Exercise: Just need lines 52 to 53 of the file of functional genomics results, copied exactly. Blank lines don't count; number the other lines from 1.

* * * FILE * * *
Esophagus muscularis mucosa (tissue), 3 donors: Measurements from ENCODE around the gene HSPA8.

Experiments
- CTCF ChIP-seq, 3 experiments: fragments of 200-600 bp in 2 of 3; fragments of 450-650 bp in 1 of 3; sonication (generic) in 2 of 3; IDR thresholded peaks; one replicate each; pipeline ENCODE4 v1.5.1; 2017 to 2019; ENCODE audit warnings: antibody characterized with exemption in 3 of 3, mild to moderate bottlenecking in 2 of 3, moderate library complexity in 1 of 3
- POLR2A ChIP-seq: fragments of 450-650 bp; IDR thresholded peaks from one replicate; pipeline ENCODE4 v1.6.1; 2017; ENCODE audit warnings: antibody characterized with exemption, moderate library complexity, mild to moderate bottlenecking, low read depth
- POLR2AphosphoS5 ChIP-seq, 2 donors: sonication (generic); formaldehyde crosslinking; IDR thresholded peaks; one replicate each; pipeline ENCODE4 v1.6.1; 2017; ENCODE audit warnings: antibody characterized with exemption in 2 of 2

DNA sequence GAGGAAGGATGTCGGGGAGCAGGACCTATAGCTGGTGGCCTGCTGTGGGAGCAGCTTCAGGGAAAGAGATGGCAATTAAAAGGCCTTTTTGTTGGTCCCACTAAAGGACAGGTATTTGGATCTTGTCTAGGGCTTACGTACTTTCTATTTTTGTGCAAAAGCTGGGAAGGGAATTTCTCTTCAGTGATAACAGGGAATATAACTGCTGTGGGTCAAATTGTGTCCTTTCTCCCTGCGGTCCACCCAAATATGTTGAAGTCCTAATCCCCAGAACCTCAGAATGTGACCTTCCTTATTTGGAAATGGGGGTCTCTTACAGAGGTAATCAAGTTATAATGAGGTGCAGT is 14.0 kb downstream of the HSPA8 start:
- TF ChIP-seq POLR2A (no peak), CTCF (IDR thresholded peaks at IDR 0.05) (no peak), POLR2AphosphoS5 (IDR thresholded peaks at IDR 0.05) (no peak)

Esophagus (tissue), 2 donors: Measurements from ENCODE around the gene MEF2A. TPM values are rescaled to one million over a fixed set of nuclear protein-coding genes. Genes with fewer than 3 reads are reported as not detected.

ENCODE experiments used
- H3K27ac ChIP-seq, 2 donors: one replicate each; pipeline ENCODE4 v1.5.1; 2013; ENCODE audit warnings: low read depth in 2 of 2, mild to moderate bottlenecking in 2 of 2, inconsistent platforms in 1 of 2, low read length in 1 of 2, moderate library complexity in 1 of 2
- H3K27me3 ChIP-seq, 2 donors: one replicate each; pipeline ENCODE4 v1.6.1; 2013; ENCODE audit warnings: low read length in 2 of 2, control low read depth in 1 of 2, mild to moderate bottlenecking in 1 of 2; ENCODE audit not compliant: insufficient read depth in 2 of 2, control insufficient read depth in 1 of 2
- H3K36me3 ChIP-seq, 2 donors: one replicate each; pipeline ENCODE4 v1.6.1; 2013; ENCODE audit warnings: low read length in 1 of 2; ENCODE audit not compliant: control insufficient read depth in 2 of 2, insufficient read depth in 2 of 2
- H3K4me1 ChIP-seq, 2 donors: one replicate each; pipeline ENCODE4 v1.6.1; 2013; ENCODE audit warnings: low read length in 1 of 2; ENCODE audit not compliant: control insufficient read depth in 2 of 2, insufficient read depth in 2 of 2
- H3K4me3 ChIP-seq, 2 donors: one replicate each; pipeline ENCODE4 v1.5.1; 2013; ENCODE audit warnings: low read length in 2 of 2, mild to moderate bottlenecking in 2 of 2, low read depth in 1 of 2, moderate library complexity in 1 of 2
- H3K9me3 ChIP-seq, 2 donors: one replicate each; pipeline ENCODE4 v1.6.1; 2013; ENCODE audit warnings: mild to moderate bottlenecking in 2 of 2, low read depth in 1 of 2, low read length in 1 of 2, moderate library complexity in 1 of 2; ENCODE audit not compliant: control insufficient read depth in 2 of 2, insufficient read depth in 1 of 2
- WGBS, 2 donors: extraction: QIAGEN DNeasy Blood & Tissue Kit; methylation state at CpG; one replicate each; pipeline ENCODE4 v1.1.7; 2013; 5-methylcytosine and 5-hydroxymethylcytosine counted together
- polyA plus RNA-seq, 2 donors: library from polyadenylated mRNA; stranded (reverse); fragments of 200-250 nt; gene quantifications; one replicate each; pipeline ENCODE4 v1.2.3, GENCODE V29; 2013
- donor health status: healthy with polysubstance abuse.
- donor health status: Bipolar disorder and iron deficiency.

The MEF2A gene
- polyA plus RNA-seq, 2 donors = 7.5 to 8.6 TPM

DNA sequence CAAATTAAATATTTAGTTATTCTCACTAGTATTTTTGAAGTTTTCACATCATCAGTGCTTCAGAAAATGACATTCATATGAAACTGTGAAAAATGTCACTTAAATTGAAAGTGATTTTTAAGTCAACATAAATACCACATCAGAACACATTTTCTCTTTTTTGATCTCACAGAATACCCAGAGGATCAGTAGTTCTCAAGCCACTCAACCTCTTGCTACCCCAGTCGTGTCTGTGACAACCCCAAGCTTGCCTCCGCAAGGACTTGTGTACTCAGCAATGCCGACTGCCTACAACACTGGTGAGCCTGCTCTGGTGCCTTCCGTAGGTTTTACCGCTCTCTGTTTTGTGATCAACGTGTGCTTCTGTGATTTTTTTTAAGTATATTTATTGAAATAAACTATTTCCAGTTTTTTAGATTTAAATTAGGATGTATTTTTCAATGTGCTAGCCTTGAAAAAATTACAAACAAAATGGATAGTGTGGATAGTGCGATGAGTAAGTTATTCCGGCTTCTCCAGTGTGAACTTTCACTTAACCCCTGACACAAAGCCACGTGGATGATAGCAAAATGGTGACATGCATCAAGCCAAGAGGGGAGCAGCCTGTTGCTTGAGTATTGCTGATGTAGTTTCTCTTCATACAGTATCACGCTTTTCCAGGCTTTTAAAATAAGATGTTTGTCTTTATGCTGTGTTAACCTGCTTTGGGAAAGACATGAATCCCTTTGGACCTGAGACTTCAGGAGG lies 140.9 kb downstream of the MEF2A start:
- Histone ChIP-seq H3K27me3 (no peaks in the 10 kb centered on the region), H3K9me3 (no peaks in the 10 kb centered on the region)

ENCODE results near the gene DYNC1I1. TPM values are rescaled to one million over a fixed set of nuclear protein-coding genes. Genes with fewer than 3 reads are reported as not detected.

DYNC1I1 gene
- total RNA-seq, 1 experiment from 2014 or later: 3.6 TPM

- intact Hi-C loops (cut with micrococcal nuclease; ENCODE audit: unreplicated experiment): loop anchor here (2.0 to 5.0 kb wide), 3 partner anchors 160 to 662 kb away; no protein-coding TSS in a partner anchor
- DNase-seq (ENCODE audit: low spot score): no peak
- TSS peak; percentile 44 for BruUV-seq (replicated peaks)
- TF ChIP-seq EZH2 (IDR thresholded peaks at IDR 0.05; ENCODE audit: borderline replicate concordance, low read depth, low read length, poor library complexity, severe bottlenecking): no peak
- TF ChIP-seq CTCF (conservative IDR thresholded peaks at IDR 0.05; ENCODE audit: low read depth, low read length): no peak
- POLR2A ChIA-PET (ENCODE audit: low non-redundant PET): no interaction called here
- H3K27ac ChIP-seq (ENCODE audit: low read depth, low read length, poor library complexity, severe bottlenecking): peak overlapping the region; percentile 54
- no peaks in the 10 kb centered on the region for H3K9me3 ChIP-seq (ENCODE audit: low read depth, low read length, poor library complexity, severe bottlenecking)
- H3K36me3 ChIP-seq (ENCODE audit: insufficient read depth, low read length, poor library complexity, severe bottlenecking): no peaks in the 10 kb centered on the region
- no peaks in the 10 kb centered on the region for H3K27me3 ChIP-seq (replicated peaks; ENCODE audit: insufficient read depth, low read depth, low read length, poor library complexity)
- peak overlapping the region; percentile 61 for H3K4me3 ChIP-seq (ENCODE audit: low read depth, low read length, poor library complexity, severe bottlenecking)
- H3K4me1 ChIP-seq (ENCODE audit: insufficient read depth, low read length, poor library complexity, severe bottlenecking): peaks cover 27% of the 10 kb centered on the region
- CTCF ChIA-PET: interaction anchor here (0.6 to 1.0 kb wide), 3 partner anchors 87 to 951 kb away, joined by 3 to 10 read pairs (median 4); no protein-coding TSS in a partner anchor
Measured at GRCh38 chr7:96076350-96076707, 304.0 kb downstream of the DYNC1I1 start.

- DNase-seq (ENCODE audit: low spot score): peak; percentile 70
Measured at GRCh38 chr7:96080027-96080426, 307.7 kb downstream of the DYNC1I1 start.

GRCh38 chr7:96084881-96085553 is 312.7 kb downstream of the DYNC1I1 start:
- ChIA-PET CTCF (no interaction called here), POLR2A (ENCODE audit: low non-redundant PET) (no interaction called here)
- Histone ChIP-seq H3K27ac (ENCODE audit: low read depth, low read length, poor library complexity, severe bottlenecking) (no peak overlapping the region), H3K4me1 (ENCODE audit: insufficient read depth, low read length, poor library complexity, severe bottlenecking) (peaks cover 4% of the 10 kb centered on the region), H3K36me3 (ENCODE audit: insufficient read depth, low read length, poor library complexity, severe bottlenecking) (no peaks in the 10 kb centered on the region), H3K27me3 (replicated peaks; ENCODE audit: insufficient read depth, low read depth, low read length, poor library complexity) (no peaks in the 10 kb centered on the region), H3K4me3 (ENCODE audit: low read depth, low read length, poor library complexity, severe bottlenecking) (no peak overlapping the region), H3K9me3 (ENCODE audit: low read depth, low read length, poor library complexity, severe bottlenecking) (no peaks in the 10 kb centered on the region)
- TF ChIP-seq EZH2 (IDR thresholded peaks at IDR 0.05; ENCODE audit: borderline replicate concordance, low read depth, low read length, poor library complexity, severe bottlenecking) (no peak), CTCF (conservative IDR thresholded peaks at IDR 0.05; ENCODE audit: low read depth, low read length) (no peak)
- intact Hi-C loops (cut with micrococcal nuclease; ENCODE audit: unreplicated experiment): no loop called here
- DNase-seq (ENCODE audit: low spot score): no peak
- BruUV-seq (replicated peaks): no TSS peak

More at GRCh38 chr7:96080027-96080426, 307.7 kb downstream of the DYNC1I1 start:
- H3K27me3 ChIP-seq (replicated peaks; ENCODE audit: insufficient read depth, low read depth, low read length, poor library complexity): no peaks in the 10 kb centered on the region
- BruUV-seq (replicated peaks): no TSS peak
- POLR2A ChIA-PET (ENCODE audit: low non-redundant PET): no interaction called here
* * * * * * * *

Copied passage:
- BruUV-seq (replicated peaks): no TSS peak
- POLR2A ChIA-PET (ENCODE audit: low non-redundant PET): no interaction called here